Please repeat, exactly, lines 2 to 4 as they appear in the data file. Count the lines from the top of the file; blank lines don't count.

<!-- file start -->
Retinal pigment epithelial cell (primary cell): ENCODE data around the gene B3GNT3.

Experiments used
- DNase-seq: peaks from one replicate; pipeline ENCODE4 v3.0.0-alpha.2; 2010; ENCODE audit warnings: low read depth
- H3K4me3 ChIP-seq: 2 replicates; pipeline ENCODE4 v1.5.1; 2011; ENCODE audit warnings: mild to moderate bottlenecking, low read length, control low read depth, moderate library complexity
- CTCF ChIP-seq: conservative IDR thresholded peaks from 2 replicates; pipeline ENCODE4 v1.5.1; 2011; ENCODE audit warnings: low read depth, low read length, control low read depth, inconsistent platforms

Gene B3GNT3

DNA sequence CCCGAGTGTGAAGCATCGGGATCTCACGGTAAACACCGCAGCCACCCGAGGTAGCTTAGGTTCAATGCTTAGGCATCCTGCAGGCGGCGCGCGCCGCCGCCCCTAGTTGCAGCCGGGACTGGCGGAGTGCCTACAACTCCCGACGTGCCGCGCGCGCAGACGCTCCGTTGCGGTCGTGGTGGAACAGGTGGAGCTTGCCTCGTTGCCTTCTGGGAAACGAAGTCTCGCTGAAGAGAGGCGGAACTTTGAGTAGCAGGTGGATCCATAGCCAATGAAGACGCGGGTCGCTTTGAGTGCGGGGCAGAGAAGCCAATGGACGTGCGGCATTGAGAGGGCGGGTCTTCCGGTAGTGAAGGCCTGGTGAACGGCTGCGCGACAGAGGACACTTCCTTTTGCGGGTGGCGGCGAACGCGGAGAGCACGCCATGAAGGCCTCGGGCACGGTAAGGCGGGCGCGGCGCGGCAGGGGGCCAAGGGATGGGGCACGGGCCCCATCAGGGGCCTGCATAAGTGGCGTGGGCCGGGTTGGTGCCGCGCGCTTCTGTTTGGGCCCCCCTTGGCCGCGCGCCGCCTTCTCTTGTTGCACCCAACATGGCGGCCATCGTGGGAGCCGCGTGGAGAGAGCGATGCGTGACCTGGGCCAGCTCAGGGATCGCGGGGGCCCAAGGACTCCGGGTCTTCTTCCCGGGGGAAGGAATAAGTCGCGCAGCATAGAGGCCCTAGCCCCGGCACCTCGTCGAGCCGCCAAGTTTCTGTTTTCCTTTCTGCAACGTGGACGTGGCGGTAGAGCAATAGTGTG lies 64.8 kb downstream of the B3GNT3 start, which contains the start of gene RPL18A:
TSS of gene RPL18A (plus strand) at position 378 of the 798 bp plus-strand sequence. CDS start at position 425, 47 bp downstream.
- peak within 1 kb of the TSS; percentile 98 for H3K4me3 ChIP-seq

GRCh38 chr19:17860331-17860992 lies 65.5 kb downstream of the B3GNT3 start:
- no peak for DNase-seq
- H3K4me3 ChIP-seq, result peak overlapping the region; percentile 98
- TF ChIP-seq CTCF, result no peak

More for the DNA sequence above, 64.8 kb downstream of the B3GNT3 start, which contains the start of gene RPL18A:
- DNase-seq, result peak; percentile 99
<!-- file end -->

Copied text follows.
Experiments used
- DNase-seq: peaks from one replicate; pipeline ENCODE4 v3.0.0-alpha.2; 2010; ENCODE audit warnings: low read depth
- H3K4me3 ChIP-seq: 2 replicates; pipeline ENCODE4 v1.5.1; 2011; ENCODE audit warnings: mild to moderate bottlenecking, low read length, control low read depth, moderate library complexity